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In recent months, the U.S. Department of Justice (DOJ) has raised expectations for companies to use data analytics to monitor the effectiveness of their compliance programs and to identify potential misconduct. By its terms, data analytics is the process of analyzing raw data in order to discover useful information to inform conclusions and decision-making. The DOJ has increasingly used data analytics to identify potential wrongdoing and has recently sent the message that it expects companies to follow suit and incorporate data analytics in their compliance programs. In June 2020, the Criminal Division of the DOJ issued revised guidance (June 2020 Guidance) about how it will evaluate corporate compliance programs, and it included specific references to the use of data analytics. U.S. Dep’t of Justice, Criminal Div., Evaluation of Corporate Compliance Programs (June 2020).
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By Nina Cunningham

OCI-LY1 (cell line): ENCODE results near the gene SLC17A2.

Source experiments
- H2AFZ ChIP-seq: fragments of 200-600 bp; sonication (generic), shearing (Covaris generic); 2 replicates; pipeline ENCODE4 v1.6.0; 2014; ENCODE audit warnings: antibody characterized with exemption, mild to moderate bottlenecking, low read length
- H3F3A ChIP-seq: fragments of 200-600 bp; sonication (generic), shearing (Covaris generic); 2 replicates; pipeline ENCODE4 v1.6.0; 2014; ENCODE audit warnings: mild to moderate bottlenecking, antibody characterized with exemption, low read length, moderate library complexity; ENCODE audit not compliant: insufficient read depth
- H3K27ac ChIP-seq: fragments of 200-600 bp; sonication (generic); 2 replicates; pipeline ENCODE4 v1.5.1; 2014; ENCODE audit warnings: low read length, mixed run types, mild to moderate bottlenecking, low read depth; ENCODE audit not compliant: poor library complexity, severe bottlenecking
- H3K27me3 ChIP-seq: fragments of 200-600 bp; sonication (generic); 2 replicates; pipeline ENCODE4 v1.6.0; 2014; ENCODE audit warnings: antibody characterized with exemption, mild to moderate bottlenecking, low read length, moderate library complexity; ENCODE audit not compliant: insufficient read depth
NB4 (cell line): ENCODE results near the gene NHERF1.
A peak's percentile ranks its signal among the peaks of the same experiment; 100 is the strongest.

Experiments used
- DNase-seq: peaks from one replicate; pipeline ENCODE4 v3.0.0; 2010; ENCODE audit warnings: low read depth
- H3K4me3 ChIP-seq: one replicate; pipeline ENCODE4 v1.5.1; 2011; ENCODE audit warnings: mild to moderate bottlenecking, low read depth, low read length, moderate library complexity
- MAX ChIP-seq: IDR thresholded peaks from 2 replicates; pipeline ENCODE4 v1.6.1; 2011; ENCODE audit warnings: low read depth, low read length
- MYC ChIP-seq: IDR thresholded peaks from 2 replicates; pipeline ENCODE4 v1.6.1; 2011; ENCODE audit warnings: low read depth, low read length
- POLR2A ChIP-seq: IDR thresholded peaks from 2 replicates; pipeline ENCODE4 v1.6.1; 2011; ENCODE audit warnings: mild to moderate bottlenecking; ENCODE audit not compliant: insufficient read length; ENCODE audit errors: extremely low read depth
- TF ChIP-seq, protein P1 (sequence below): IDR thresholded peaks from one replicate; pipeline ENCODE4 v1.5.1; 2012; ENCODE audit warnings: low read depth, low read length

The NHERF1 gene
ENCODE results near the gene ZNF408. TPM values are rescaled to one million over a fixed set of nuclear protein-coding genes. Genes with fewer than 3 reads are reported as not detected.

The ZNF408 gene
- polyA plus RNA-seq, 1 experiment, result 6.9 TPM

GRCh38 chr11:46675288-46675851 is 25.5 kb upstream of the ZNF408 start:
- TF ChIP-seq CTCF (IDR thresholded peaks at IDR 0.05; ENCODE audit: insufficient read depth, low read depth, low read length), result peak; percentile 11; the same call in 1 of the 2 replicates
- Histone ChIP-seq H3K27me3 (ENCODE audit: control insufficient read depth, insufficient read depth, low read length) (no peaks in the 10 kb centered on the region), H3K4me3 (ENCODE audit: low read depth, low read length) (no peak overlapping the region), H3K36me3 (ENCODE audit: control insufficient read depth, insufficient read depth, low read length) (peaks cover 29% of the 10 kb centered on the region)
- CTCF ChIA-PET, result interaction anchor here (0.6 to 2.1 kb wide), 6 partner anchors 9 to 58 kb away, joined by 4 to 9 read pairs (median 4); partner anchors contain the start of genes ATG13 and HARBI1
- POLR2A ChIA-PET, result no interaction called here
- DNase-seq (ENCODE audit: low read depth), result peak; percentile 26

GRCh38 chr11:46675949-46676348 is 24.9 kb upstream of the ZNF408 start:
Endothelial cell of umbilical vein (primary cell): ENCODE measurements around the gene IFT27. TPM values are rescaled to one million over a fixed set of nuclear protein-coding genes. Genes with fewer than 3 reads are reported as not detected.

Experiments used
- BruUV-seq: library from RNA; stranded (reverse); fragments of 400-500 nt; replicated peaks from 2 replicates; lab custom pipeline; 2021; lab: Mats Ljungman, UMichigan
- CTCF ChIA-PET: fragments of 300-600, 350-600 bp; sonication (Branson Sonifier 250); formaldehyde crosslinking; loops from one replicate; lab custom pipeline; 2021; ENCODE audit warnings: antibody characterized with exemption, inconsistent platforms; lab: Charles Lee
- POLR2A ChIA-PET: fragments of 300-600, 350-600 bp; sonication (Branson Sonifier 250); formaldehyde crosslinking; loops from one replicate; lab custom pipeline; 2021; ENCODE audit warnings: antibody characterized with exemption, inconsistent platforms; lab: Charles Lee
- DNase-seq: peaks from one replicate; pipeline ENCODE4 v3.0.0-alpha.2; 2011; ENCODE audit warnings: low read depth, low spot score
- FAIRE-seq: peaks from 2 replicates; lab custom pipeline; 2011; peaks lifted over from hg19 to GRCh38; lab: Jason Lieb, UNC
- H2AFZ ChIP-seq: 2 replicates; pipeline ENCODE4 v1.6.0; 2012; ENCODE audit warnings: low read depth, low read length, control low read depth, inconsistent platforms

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By Gina Taranto
An overview of past technology-assisted review versions and a look at what‘s next.
By Edward T. Kang
While data breaches have become too common, case law and statutory law governing redress for data breaches is limited. This article explores standing and potential causes of action in data breach suits.
By Jeffery Commission and Giulia Previti
Legal practitioners, as well as in-house counsel and other stakeholders, are making increased use of legal analytics in order to reach data-driven decisions in the context of future or ongoing litigation. Access to data analytics is even more relevant in the context of international arbitration, where the parties and counsel exert a greater degree of control over key features of the dispute resolution process.